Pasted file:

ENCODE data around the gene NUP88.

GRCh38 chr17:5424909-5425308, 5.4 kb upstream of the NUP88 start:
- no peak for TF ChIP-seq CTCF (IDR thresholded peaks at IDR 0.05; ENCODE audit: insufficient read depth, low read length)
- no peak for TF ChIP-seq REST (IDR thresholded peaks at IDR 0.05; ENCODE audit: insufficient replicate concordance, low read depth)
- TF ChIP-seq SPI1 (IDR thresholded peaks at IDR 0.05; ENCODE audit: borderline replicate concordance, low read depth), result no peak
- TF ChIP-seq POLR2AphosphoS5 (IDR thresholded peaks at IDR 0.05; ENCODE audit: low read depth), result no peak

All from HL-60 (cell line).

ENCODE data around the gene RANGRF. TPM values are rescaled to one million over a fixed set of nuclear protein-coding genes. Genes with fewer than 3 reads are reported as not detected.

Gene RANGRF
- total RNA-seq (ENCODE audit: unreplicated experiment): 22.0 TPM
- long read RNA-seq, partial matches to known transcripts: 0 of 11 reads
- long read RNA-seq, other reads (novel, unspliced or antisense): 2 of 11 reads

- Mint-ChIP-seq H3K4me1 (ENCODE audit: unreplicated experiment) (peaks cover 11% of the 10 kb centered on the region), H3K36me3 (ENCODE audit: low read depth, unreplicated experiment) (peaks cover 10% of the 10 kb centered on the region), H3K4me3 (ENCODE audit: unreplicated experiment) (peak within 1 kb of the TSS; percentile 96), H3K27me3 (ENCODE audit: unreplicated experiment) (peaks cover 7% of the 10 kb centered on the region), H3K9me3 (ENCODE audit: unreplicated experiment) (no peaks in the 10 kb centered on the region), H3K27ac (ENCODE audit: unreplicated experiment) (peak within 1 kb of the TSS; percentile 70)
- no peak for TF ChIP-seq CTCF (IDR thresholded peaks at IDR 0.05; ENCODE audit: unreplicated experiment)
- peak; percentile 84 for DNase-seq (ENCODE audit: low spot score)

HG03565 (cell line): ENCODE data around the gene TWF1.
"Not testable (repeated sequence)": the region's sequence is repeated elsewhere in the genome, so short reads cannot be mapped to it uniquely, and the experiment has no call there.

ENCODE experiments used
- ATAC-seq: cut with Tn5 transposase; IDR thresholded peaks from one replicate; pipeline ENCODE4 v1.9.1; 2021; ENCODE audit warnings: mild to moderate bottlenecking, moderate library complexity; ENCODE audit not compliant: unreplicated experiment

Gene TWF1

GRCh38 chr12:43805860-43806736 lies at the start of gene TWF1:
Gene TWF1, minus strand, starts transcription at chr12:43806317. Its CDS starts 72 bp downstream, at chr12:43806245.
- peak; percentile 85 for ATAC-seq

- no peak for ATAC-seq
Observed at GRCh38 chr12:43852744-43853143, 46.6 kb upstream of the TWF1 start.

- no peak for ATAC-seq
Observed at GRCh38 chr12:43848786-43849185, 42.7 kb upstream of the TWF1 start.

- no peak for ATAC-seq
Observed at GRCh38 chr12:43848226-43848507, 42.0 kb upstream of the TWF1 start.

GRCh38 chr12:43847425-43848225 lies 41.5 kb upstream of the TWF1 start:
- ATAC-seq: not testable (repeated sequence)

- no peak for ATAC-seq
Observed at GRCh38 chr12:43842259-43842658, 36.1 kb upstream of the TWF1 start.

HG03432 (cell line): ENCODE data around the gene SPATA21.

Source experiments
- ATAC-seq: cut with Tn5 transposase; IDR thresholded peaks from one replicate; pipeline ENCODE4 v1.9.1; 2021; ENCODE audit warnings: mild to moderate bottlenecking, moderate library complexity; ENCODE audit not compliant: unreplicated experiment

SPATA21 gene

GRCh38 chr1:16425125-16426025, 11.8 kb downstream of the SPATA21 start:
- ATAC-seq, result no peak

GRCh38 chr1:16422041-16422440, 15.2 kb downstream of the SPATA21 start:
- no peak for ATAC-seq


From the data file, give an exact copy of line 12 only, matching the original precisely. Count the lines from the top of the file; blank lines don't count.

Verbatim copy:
- long read RNA-seq, other reads (novel, unspliced or antisense): 2 of 11 reads